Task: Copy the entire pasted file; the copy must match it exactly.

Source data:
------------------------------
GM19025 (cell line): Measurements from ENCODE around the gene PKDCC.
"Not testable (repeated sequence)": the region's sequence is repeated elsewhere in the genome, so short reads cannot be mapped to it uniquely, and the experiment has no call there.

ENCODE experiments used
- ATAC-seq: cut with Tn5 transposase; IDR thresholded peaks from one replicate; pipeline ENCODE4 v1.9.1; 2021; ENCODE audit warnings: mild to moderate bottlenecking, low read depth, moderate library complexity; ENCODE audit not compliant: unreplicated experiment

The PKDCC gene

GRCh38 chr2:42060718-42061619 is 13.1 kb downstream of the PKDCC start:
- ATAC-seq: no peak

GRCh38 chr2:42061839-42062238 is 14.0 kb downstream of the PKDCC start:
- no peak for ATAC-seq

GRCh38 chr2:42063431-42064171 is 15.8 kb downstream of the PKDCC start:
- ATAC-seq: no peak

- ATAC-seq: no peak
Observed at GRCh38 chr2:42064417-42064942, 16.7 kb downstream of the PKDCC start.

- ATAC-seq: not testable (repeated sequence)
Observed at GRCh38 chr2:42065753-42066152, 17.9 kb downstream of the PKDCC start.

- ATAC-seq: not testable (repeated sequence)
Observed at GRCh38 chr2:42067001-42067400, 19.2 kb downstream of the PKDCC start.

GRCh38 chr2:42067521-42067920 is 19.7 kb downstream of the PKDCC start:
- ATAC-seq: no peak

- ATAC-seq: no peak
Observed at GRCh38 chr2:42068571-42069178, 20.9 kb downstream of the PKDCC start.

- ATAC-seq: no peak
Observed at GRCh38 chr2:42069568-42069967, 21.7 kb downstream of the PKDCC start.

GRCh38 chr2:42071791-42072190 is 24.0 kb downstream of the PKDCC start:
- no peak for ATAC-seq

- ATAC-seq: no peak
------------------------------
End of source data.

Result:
GM19025 (cell line): Measurements from ENCODE around the gene PKDCC.
"Not testable (repeated sequence)": the region's sequence is repeated elsewhere in the genome, so short reads cannot be mapped to it uniquely, and the experiment has no call there.

ENCODE experiments used
- ATAC-seq: cut with Tn5 transposase; IDR thresholded peaks from one replicate; pipeline ENCODE4 v1.9.1; 2021; ENCODE audit warnings: mild to moderate bottlenecking, low read depth, moderate library complexity; ENCODE audit not compliant: unreplicated experiment

The PKDCC gene

GRCh38 chr2:42060718-42061619 is 13.1 kb downstream of the PKDCC start:
- ATAC-seq: no peak

GRCh38 chr2:42061839-42062238 is 14.0 kb downstream of the PKDCC start:
- no peak for ATAC-seq

GRCh38 chr2:42063431-42064171 is 15.8 kb downstream of the PKDCC start:
- ATAC-seq: no peak

- ATAC-seq: no peak
Observed at GRCh38 chr2:42064417-42064942, 16.7 kb downstream of the PKDCC start.

- ATAC-seq: not testable (repeated sequence)
Observed at GRCh38 chr2:42065753-42066152, 17.9 kb downstream of the PKDCC start.

- ATAC-seq: not testable (repeated sequence)
Observed at GRCh38 chr2:42067001-42067400, 19.2 kb downstream of the PKDCC start.

GRCh38 chr2:42067521-42067920 is 19.7 kb downstream of the PKDCC start:
- ATAC-seq: no peak

- ATAC-seq: no peak
Observed at GRCh38 chr2:42068571-42069178, 20.9 kb downstream of the PKDCC start.

- ATAC-seq: no peak
Observed at GRCh38 chr2:42069568-42069967, 21.7 kb downstream of the PKDCC start.

GRCh38 chr2:42071791-42072190 is 24.0 kb downstream of the PKDCC start:
- no peak for ATAC-seq

- ATAC-seq: no peak